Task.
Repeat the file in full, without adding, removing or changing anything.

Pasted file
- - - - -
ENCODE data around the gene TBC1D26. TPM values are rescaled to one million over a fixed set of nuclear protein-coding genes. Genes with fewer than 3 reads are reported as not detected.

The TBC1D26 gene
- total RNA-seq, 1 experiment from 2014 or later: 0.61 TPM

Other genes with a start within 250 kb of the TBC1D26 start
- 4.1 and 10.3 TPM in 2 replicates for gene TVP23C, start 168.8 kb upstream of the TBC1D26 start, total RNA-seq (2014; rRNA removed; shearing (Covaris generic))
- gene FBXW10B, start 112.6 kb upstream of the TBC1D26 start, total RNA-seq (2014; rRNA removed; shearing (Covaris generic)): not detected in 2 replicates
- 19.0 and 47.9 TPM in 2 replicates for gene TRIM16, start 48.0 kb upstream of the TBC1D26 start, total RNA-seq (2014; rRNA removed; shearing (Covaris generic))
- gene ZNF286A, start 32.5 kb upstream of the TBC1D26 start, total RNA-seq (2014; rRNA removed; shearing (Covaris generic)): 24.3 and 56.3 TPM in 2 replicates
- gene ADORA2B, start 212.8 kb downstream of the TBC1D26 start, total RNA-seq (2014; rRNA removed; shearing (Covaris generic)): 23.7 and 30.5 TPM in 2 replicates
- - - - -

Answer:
ENCODE data around the gene TBC1D26. TPM values are rescaled to one million over a fixed set of nuclear protein-coding genes. Genes with fewer than 3 reads are reported as not detected.

The TBC1D26 gene
- total RNA-seq, 1 experiment from 2014 or later: 0.61 TPM

Other genes with a start within 250 kb of the TBC1D26 start
- 4.1 and 10.3 TPM in 2 replicates for gene TVP23C, start 168.8 kb upstream of the TBC1D26 start, total RNA-seq (2014; rRNA removed; shearing (Covaris generic))
- gene FBXW10B, start 112.6 kb upstream of the TBC1D26 start, total RNA-seq (2014; rRNA removed; shearing (Covaris generic)): not detected in 2 replicates
- 19.0 and 47.9 TPM in 2 replicates for gene TRIM16, start 48.0 kb upstream of the TBC1D26 start, total RNA-seq (2014; rRNA removed; shearing (Covaris generic))
- gene ZNF286A, start 32.5 kb upstream of the TBC1D26 start, total RNA-seq (2014; rRNA removed; shearing (Covaris generic)): 24.3 and 56.3 TPM in 2 replicates
- gene ADORA2B, start 212.8 kb downstream of the TBC1D26 start, total RNA-seq (2014; rRNA removed; shearing (Covaris generic)): 23.7 and 30.5 TPM in 2 replicates